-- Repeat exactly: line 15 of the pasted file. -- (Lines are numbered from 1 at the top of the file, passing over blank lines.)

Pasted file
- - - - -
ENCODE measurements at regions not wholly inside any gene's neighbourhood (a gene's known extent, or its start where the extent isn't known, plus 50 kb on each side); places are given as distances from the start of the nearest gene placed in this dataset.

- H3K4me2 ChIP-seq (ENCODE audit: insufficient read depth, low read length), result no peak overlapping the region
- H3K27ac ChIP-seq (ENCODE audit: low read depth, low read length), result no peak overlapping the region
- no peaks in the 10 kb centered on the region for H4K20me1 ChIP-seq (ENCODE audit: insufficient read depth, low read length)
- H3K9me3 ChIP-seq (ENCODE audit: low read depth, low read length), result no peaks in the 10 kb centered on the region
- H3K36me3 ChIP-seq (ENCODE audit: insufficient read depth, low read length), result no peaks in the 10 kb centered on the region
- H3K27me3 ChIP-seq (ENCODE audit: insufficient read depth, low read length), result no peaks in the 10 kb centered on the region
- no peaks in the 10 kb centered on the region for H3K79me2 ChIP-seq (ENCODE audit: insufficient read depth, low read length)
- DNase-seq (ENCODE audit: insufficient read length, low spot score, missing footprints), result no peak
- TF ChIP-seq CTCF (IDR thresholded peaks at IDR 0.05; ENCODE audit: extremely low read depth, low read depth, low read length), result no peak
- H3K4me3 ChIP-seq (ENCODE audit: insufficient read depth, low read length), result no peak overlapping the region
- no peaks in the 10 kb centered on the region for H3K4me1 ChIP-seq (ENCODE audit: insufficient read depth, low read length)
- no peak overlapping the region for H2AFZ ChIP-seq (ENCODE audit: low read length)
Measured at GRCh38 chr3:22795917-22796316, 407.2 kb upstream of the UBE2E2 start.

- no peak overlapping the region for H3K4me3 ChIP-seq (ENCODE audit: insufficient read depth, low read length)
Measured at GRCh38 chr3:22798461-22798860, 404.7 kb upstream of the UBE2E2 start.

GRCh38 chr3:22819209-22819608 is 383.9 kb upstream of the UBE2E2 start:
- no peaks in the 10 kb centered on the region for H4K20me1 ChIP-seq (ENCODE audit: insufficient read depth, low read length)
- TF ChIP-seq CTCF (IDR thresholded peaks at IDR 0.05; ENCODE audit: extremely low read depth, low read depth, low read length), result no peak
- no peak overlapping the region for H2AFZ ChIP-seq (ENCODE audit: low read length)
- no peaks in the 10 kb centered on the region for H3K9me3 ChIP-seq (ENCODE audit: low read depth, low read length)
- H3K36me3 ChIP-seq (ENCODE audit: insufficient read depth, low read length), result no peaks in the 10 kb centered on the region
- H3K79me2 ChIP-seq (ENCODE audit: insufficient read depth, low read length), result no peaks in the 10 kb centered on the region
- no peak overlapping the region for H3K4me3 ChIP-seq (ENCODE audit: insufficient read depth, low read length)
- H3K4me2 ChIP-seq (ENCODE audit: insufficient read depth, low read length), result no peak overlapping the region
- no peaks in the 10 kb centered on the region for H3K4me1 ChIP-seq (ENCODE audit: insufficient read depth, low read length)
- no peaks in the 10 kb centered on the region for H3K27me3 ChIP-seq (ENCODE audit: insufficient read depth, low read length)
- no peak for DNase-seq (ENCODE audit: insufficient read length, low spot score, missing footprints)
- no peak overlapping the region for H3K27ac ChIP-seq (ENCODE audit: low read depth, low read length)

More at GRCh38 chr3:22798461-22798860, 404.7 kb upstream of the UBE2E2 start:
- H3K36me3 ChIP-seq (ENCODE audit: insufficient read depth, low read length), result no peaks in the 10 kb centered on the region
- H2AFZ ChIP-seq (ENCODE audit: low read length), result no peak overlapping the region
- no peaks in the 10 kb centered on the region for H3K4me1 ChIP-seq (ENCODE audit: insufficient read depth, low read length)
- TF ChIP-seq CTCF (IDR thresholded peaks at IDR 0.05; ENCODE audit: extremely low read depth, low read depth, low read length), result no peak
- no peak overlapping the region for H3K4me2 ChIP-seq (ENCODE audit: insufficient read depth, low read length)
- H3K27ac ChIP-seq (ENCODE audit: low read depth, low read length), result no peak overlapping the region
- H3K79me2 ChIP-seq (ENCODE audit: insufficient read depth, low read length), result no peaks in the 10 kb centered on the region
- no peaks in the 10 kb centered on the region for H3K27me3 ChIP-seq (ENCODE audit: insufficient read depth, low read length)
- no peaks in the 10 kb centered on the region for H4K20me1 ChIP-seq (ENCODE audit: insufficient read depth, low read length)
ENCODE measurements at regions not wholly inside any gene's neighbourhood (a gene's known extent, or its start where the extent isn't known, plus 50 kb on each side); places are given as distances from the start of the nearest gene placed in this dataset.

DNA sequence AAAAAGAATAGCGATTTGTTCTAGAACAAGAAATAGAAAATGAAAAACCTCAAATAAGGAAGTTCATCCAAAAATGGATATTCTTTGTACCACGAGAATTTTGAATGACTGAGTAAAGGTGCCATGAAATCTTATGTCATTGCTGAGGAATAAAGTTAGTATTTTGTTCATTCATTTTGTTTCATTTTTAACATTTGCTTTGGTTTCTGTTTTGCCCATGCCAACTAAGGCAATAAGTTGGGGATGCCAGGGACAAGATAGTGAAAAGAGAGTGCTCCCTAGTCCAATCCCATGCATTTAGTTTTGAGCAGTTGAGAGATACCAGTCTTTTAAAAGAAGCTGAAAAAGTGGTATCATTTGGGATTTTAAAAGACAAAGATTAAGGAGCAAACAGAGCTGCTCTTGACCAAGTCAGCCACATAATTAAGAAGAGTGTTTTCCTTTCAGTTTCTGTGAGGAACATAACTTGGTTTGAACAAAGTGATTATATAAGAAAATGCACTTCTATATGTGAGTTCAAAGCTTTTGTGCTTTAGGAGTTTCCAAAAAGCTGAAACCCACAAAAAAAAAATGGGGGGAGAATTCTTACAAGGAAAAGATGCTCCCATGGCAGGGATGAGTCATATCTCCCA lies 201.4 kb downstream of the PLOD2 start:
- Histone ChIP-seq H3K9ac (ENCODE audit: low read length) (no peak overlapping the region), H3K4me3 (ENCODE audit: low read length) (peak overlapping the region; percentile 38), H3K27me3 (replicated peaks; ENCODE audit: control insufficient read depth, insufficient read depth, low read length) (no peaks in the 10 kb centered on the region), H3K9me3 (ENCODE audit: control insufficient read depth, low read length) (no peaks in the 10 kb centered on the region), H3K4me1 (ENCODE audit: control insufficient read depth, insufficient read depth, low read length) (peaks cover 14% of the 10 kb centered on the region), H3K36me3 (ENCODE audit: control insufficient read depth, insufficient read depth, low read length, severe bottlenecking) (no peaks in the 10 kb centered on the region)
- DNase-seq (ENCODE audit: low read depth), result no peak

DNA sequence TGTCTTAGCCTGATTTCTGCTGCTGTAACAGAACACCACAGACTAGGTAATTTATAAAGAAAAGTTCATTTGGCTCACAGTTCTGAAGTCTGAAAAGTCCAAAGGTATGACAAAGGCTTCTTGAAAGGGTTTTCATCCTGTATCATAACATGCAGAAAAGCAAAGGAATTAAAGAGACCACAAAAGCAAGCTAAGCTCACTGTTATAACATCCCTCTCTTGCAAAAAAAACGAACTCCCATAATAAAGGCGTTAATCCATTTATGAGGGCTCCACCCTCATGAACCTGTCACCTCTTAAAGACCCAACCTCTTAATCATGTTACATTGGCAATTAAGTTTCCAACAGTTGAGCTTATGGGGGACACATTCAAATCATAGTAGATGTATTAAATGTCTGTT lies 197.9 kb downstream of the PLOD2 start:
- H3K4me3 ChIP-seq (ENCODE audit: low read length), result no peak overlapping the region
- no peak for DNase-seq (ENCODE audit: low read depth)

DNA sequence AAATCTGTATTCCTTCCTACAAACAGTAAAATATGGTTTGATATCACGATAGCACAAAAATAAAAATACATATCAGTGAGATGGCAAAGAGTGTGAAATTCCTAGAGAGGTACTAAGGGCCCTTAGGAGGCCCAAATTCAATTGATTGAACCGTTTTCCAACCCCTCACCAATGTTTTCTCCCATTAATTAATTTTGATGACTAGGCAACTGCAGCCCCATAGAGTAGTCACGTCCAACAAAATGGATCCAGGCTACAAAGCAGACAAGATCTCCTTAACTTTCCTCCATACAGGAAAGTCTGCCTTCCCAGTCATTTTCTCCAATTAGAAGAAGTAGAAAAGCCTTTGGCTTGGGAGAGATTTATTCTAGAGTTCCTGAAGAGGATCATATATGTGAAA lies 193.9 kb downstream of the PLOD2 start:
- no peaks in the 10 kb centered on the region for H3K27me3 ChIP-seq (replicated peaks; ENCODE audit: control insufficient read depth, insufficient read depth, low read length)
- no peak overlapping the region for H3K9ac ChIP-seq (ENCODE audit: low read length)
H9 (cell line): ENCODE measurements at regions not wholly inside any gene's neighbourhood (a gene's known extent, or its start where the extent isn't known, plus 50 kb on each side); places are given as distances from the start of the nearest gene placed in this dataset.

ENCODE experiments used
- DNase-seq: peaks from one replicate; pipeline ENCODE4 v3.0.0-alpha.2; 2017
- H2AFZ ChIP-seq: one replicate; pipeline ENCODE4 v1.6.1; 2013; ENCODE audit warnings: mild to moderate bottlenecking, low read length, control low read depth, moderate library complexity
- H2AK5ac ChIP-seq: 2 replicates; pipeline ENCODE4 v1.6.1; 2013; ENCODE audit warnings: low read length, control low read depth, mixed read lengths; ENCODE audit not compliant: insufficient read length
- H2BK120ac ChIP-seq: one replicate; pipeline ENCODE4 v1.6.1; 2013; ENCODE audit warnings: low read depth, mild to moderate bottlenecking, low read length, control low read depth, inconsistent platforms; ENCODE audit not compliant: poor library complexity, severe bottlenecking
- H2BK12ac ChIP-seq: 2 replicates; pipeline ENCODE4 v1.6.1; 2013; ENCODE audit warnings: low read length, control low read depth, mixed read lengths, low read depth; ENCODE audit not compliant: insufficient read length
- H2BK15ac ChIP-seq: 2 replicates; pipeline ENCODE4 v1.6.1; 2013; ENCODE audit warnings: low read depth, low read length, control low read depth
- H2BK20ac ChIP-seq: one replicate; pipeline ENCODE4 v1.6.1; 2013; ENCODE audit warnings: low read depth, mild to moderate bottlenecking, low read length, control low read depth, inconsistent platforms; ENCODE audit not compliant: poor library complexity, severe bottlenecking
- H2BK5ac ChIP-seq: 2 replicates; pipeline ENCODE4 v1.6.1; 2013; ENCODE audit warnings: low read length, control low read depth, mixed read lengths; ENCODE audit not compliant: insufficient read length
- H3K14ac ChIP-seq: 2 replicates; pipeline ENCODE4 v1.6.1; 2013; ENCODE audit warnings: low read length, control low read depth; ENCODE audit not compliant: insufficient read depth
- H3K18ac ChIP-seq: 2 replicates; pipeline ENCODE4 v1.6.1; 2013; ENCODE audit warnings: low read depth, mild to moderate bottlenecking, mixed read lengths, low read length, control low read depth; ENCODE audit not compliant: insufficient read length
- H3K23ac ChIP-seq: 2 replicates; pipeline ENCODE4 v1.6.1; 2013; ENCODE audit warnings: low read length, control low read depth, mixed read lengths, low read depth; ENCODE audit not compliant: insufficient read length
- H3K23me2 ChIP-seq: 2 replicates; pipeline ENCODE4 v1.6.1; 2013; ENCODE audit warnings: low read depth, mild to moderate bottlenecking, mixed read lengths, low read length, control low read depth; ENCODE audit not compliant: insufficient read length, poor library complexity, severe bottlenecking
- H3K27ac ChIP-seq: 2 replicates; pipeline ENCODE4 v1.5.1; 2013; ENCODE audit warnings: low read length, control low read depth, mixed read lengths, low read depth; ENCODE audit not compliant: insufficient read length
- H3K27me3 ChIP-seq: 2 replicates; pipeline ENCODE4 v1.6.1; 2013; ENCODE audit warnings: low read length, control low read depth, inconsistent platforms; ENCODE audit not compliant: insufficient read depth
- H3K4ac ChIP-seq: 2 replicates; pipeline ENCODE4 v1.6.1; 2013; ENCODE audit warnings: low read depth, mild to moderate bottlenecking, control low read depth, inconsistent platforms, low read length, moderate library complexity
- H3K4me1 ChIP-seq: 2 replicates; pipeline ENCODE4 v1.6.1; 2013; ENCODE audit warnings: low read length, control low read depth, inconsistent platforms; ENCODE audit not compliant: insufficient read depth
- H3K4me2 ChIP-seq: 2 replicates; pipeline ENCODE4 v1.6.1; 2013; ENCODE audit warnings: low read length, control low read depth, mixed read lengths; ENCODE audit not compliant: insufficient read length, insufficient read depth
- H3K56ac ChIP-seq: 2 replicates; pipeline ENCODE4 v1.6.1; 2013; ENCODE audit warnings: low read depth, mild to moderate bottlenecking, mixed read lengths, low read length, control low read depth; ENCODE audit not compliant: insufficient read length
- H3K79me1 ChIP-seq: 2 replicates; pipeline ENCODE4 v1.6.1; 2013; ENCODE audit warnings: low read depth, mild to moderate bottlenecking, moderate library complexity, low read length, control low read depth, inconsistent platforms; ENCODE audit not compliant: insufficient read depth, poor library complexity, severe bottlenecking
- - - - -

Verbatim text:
- no peak overlapping the region for H3K4me3 ChIP-seq (ENCODE audit: insufficient read depth, low read length)